Have you been offered a job? Or perhaps you’re already employed and your boss has spotted just the kind of position and opportunity you’ve been waiting to take. The only issue is that the job is overseas. For most people, while a big decision, that’s the kind of chance that can’t be missed.
Make sure you’re ready
The logistics side of relocating for a job is the part of the move that most people will anticipate. However, it doesn’t hurt to ensure that you’re extra prepared. Make sure you’ve done thorough research not just on the job but on the kind of area you’re expected to move to. Inform yourself as much on what it will be like there so you’re not caught off guard by the new living situation.
It’s a good idea to get briefed on any differences in the law and to start learning the language if you’re moving somewhere that doesn’t share your mother tongue. Most importantly, save as much as you can while moving. It takes a decent amount of funding to set up in a new place.
Get it in writing
You need to make sure the road is paved as much as possible in preparation for your arrival. Your employer should be taking on the majority of the effort to ensure that you’re legally allowed to stay and to work where you’re going.
That said, it doesn’t hurt to have an immigration lawyer contacted before your start the process of moving. Applications to gain the right to live and work in another country aren’t always straightforward and you might need someone who has the experience of making a good case as to why you should be able to.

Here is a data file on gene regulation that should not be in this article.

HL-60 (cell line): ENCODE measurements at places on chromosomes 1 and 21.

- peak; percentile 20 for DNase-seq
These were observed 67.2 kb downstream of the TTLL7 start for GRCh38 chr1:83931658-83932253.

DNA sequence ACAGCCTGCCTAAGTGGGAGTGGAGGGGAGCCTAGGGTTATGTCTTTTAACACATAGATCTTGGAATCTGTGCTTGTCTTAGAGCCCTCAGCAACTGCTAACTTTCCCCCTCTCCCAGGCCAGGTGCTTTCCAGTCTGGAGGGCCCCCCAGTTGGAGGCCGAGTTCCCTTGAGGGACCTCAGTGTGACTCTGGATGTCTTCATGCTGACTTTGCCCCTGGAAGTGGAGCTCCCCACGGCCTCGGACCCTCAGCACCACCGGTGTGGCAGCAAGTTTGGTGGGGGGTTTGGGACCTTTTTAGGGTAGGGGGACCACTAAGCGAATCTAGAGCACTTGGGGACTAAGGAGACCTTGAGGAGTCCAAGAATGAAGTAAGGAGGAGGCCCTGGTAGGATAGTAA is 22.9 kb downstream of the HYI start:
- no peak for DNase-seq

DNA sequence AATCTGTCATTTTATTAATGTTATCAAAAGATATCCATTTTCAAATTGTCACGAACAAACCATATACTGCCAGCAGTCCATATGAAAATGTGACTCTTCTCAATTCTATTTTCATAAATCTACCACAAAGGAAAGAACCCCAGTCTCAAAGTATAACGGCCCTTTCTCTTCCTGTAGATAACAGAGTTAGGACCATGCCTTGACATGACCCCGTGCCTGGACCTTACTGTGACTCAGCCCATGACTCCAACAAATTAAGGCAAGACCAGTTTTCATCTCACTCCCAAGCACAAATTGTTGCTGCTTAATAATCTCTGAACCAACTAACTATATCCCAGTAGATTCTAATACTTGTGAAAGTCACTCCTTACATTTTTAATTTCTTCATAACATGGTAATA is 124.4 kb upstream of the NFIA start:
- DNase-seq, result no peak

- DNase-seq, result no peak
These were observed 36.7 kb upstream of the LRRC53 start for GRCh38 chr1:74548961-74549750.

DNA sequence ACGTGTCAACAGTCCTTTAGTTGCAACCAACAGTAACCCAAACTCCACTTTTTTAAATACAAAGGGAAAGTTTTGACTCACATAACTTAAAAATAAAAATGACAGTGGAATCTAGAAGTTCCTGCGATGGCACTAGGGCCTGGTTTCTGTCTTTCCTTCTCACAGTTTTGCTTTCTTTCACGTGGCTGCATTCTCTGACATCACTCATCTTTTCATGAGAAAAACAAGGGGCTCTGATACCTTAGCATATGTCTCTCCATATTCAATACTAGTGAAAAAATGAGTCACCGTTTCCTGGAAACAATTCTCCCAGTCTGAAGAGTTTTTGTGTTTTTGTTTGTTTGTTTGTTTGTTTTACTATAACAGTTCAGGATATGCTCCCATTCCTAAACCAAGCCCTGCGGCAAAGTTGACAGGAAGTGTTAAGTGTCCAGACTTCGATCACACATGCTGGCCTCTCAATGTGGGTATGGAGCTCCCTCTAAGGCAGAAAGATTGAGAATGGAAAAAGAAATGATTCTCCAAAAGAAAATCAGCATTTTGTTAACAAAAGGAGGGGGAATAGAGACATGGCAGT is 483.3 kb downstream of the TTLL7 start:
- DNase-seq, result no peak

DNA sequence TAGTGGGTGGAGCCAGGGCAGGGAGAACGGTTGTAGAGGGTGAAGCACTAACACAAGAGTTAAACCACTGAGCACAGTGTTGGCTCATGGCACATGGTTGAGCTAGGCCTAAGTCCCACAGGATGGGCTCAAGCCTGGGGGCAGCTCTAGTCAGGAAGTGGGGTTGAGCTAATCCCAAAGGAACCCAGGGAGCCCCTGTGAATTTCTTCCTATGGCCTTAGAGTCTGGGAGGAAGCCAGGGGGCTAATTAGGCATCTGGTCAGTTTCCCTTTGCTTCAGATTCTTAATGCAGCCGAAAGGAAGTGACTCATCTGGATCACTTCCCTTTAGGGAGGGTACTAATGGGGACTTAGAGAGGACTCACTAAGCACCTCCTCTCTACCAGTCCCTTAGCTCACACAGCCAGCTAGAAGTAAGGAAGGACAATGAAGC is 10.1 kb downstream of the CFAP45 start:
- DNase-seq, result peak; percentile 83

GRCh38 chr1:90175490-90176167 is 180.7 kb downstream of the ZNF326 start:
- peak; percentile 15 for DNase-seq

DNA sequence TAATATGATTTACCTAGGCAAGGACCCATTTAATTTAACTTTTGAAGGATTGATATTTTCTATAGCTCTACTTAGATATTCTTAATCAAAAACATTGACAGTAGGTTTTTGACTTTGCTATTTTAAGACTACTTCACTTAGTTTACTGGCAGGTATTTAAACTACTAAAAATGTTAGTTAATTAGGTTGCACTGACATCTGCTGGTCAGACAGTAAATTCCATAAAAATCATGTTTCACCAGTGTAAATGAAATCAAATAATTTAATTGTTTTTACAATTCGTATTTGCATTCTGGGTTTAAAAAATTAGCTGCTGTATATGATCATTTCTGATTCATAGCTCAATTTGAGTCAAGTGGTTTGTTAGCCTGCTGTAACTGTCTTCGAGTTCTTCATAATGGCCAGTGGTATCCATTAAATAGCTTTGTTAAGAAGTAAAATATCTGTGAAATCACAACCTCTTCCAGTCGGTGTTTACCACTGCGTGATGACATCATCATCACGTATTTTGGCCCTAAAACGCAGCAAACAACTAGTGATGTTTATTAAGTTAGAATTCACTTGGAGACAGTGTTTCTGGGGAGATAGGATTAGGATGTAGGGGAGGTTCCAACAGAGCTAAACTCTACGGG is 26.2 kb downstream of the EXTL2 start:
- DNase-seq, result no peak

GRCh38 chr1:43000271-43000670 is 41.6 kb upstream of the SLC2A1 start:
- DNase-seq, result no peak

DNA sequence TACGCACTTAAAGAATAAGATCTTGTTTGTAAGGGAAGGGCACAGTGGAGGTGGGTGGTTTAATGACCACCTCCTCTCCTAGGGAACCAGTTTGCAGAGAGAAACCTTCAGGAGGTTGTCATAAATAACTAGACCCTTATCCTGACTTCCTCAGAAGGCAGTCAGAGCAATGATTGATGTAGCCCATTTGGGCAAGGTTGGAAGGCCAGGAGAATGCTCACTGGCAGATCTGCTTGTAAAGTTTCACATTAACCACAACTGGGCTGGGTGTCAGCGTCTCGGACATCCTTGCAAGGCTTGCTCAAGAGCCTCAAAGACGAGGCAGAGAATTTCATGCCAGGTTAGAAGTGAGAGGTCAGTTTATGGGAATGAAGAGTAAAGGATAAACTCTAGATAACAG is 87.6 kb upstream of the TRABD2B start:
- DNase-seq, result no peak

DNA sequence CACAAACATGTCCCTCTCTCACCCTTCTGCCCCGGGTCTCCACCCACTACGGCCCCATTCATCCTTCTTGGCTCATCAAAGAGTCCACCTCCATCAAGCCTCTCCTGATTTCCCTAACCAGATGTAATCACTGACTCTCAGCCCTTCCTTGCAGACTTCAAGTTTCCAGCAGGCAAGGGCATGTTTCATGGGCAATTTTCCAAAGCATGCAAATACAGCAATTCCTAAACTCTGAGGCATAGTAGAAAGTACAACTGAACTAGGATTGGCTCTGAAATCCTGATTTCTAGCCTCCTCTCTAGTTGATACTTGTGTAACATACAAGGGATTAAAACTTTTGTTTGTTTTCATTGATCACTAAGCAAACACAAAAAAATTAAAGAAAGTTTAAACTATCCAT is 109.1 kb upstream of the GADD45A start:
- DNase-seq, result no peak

Similarly, you should start looking at legal requirements for gaining things like a driving license, especially if your work requires it.
Expect a culture shock
If you’re well on your way to getting the practicalities of relocating then you still need to think about what it will be like living there emotionally. Even countries that share a language and a great deal of their culture are going to have differences that can prove jarring to a newcomer. The might be differences in etiquette, differences in working styles, differences in how you’re expected to handle responsibilities.
While it can be a shock, working overseas is also a great opportunity to shake off some of the preconceived notions of work life that might have been holding you back before. Still, it pays to at least learn about etiquette and the like so you don’t embarrass yourself on your first day.
Working overseas can be a difficult time as well as an exciting one. Cutting all the red tape, ensuring you’re prepared to live comfortable in a new environment and getting used to the culture can take time. It’s the kind of opportunity that few get, however, so think twice about passing it up.
This post has been contributed by Ryan Gatt, it may contain affiliate links.